- Reroll ones, an idea that can be applied to any rolilng method, helps prevent the problem of rolling low numbers. Any dice which come up a ’1′ are rerolled. Generally, ones are only rerolled once each.
- Points shift is a method my former DM used consistently before he moved away and forgot to get his copy of Return to the Temple of Elemental Evil back from me. This rolling variant allows you to move a certain number of points, usually one or two, from any ability score to any other. Naturally, the minimum of 3 and maximum of 18 (before racial bonuses and penalties) still apply.
- Iron Heroes points buy is a simplistic, but versatile system—I would expect nothing less from Mike Mearls. Simply put, you begin with ability scores of all 10 and have a certain number of points to raise those on a per-point basis. However, raising an ability score above 15—15 to 16, or 16 to 17—costs 2 points, while increasing a 17 to an 18 costs four points. This is the system I currently use; I offer 26 points, but you may prefer either more realistic or heroic ability scores than my players.
So which should you use? Dice are more exciting, plus it really means something when you roll high ability scores. Points buy is fairer, but can be more time-consuming. Standard arrays are quick and easy, but tend to favour classes that only need one good ability score rather than multiple average scores, and players might crave the excitement of rolling characters randomly. Which on you choose really depends on what kind of game your players will enjoy the most—try to pick the right one for your game.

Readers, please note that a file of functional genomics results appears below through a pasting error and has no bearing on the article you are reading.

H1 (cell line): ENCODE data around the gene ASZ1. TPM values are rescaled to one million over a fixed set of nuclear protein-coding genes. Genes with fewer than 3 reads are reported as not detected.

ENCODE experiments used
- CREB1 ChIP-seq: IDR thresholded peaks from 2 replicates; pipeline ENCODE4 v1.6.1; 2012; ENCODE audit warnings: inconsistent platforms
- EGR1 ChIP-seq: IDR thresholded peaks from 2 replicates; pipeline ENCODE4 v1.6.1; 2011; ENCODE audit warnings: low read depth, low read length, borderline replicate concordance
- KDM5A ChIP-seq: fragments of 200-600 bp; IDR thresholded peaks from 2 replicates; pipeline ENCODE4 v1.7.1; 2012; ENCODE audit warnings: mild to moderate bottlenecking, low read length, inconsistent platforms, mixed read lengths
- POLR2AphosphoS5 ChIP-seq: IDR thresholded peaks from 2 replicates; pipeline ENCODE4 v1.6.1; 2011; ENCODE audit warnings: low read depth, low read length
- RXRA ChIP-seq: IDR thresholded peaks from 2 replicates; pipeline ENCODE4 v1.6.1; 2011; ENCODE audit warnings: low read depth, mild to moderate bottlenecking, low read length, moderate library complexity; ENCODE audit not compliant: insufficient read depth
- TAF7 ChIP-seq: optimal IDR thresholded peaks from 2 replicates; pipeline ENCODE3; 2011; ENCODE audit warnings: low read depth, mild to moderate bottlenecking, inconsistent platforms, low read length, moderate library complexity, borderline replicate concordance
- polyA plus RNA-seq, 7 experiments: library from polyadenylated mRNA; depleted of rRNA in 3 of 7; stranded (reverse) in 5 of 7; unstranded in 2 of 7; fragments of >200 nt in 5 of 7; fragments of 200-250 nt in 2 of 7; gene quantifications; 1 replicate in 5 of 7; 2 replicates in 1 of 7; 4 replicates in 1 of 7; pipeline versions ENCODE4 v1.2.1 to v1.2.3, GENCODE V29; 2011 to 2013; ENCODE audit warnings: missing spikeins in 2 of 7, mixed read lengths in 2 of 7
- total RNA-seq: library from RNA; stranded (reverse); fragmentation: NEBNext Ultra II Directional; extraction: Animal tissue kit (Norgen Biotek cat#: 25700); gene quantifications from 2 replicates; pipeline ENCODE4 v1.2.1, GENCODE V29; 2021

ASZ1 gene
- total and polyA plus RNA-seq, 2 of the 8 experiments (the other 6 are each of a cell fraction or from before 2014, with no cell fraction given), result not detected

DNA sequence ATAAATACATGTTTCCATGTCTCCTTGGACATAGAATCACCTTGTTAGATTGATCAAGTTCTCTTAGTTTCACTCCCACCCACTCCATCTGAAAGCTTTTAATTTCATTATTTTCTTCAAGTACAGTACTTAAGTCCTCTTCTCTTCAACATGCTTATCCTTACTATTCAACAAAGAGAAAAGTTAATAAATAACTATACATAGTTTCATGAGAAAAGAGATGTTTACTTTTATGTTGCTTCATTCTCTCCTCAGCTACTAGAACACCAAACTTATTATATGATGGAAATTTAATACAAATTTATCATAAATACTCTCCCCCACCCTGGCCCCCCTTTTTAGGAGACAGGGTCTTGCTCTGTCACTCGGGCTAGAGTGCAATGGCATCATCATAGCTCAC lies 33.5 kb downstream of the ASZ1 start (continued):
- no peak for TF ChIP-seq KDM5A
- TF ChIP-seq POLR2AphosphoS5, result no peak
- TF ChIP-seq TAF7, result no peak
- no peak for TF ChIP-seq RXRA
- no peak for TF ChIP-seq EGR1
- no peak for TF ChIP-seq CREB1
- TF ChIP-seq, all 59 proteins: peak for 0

posted Monday, October 2nd 2006 by
I’m pleased to announce that this blog has reached the lofty heights of Pagerank 4. That’s two whole points higher than the previous score, so it seems that we’re going places!
For those of you who aren’t web development afficionados, Pagerank is Google’s scoring system for determining how popular a website is depending on how many websites link to it. (The rarely-attained maximum score is 10–perhaps only two dozen websites currently hold this score.) Google recently updated their Pagerank statistics for the quarter, and I’m pretty pleased to find that my site has jumped two notches from PR2 to PR4.
By comparison to other D&D websites, PR4 places me on an equal footing with Martin Ralya’s Treasure Tables. At PR5 we see Mike Mearls‘ livejournal and d20srd.org. The official D&D website, meanwhile, shares the commendable Pagerank 6 with ENWorld. Can anyone find a roleplaying games website with a higher Pagerank? Comments are open.